Snapshot: Linda Braun
By Katherine Dunn, Dean's Editorial Fellow
The best place to find Linda Braun'81LS is online, more specifically on Twitter, the social-networking site where users update their whereabouts and exchange news in 140 characters or less. In the analog world, Braun lives in and runs a library consulting firm in New York and teaches several classes at GSLIS in Boston, including LIS 460-Technology and the School Library Media Center. She is also the president-elect of the ALA's Young Adult Library Services Association (YALSA) in Chicago. Braun, who in 2007 and 2008 won online teaching awards from the Web-based Information Science Education Consortium (WISE), believes youth services librarians should live more online, too.
I read that you were anti-technology when you started out as a children's librarian. Is that true?
I took reference with Allen Smith around 1980-81, and he said, "In 10 years, every library is going to be filled with computers." I looked at him and said, "I don't want to work in a library like that; I love books." [A few years later] I was working in a small public library, and we had an Apple IIe for the kids to use. We were seeing kids we'd never seen before, just coming out of the woodwork, and I thought to myself, "This is what young people are gravitating toward." That changed everything for me, when I saw it through the viewpoint of young people. I realized it wasn't about me and what I thought they should be doing, but it was actually about what they needed and how the library could serve them. And a lot of that is technology these days. [Since then] either I've taught myself or taken a class.
You're on Twitter a lot.
I've always been someone who's got to be doing a hundred things at once. And Twitter keeps me really connected with students and faculty. In 460, students have to be on Twitter so they know if I'm stuck somewhere, but they also see links and send links. I've met so many people on Twitter to whom I can say, "What about this? Do you think this is a good idea? What about this technology?" I think it's really helped to keep me up- to-date and connected to people with whom I work or would like to work.
You've gotten ideas from Twitter about youth services?
Absolutely. I'm constantly seeing links to resources that I think would help people who work with children or teens. I can't believe how it really makes a difference. It's so odd, but it really does.
"I realized it wasn't about me and what I thought they should be doing, but it was actually about what they needed and how the library could serve them."
Are you following a lot of librarians on Twitter?
I tend to follow more tech people, because one of my beliefs is that we talk to ourselves enough. We need to know what other people are thinking. I follow a lot of people in tech to see what they're talking about, and then start thinking, "What does that mean to us?"
Do you ever find that the amount of information is overwhelming?
I don't find that. One of the things I've learned in this information world is that we don't have to learn everything and we don't have to remember everything. I try to teach kids and people who work with kids that as long as you know where to go [to find answers], you don't have to worry about remembering every detail. I also trust that the people I know will have answers — and that's the other thing about Twitter — if I don't know it, someone I know is going to.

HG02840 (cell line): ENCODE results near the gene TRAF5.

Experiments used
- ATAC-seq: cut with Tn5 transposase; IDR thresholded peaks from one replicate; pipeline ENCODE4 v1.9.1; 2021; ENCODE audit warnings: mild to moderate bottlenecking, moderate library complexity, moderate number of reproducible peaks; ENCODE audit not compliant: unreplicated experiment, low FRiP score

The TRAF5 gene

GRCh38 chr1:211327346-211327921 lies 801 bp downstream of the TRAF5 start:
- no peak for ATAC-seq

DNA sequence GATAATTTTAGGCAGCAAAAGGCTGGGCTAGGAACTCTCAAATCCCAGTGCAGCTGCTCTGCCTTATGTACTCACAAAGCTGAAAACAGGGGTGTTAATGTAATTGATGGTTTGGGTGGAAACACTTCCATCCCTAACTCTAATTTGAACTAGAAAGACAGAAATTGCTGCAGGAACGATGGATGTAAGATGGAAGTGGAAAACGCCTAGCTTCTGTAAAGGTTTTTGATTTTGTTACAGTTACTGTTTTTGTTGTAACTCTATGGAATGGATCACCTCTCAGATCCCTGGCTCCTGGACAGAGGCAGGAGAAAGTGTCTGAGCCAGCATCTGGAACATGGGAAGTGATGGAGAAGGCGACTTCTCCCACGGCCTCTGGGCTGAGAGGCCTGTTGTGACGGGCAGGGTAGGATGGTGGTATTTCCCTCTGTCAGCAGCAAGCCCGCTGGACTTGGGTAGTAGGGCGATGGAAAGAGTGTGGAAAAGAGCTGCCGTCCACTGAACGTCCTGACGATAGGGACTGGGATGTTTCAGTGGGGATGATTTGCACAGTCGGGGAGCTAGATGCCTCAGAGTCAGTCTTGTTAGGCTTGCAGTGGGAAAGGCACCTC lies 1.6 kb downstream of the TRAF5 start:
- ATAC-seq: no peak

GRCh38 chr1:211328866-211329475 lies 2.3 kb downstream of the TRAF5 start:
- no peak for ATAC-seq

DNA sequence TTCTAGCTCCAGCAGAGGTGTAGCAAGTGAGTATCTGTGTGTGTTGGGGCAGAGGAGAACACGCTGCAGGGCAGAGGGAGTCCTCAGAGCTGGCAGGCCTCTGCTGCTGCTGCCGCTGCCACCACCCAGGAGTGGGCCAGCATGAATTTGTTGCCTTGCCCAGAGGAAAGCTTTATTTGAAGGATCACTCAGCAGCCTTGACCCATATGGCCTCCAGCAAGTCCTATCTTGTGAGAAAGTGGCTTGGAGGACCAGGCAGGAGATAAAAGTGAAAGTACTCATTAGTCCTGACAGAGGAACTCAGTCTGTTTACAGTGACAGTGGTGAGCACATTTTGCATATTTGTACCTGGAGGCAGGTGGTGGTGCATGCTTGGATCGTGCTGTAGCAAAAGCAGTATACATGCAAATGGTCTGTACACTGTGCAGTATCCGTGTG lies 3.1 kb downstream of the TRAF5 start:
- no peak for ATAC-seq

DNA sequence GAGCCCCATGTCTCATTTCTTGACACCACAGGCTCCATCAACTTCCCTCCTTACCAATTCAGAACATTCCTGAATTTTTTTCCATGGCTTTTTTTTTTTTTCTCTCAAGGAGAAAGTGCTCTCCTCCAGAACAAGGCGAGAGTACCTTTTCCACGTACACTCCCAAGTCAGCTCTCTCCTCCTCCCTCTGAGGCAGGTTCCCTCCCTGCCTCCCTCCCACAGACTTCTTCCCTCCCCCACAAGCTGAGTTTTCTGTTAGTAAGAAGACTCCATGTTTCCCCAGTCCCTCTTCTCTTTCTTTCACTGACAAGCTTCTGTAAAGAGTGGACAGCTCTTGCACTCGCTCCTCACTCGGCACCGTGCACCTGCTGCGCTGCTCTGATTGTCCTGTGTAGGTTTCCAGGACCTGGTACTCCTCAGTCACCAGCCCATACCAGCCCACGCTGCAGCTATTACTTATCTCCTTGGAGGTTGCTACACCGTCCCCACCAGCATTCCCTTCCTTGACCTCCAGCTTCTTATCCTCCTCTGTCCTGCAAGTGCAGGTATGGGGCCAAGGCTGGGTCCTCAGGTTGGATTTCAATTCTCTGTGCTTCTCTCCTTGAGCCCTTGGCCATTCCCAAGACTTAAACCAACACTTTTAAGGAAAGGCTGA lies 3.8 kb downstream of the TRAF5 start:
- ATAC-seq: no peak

Do you think that most youth services librarians should be using things like Twitter?
Yes. We can't keep saying in libraries, "I don't have the time, I don't have the money, I don't have the staff." Because that's not going to cut it. Yes, those are issues. But I don't think enough youth people are getting the idea that technology has to be a part of something we do every day. It's not something special. One of the things I talk a lot about in 460 is that we have to start building collections of technology in the way we do collections of books. And I don't mean physical collections; I mean the knowledge of what's available. So when someone says, "I'm looking for information about this tool," we can just pull up a website or a 2.0 tool as easily as we can a book. And I don't think we're doing that fast enough. You still get a lot of push back. A lot of youth services people are still very tied to the book — and I'm not anti-book at all — but I think we need to meet the needs of kids who are growing up with technology today and are beyond the book.
Why should teens use a library at all?
I see the library for teens as a lot about community. I see it as a place where they might just hang out, use computers, read a book, talk to librarians. For teens, I think it's just a place to be, and also to learn about good choices — whatever that means — through programs or sitting around and talking. If we make our public and school libraries a space like that, then teens will want to come to the library for the other things it offers.
You're president-elect of YALSA. What's your plan for when you're president next year?
My theme is Risky Business. I like the idea that [youth services librarians] have to try things out, get out there and take these risks. If librarians get involved in the things modern teens really need and want, then they can say, "This is why what I do is important." To stand up for teenagers having troubles, to fight for money and fight for space — it's all about taking risks. We're planning interviews, blog posts, videos where people talk how they stand up for teens or about risks they've taken in their libraries to show that you do have to get out there and advocate.